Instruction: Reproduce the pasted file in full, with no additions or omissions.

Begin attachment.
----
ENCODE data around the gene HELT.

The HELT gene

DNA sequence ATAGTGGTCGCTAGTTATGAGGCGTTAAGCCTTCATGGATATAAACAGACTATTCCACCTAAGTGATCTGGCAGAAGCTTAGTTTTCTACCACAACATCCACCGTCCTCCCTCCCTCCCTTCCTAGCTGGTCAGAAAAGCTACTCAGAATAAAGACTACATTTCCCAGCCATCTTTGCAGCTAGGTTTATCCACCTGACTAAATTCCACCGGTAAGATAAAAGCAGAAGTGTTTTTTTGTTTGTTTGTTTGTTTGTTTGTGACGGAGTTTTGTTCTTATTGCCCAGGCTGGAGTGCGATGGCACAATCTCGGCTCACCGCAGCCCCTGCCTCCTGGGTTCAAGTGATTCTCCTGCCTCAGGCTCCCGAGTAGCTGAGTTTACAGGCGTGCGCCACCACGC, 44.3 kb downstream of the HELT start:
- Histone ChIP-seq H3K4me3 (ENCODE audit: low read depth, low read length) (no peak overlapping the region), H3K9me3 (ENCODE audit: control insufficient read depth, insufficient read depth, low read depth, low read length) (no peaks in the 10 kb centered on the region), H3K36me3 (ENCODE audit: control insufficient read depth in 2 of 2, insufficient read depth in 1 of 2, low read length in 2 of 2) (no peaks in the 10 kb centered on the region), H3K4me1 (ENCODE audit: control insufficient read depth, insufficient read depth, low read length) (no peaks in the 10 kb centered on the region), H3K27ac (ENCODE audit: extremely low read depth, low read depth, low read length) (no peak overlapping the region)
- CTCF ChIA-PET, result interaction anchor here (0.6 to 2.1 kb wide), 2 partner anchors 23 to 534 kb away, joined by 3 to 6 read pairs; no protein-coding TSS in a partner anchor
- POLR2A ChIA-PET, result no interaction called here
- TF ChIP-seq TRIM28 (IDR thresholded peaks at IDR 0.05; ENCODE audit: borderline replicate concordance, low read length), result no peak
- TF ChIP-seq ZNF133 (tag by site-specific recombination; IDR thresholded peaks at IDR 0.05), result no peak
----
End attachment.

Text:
ENCODE data around the gene HELT.

The HELT gene

DNA sequence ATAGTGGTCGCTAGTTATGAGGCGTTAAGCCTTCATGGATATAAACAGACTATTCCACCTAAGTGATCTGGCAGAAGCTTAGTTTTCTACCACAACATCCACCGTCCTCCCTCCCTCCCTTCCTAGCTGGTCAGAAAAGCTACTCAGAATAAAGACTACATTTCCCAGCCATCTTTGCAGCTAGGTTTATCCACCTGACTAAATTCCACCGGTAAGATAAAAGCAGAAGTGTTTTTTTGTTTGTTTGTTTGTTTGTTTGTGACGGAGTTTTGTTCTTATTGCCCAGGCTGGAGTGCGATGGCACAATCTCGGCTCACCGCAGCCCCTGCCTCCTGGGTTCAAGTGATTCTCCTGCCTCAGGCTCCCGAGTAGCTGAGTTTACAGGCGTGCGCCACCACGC, 44.3 kb downstream of the HELT start:
- Histone ChIP-seq H3K4me3 (ENCODE audit: low read depth, low read length) (no peak overlapping the region), H3K9me3 (ENCODE audit: control insufficient read depth, insufficient read depth, low read depth, low read length) (no peaks in the 10 kb centered on the region), H3K36me3 (ENCODE audit: control insufficient read depth in 2 of 2, insufficient read depth in 1 of 2, low read length in 2 of 2) (no peaks in the 10 kb centered on the region), H3K4me1 (ENCODE audit: control insufficient read depth, insufficient read depth, low read length) (no peaks in the 10 kb centered on the region), H3K27ac (ENCODE audit: extremely low read depth, low read depth, low read length) (no peak overlapping the region)
- CTCF ChIA-PET, result interaction anchor here (0.6 to 2.1 kb wide), 2 partner anchors 23 to 534 kb away, joined by 3 to 6 read pairs; no protein-coding TSS in a partner anchor
- POLR2A ChIA-PET, result no interaction called here
- TF ChIP-seq TRIM28 (IDR thresholded peaks at IDR 0.05; ENCODE audit: borderline replicate concordance, low read length), result no peak
- TF ChIP-seq ZNF133 (tag by site-specific recombination; IDR thresholded peaks at IDR 0.05), result no peak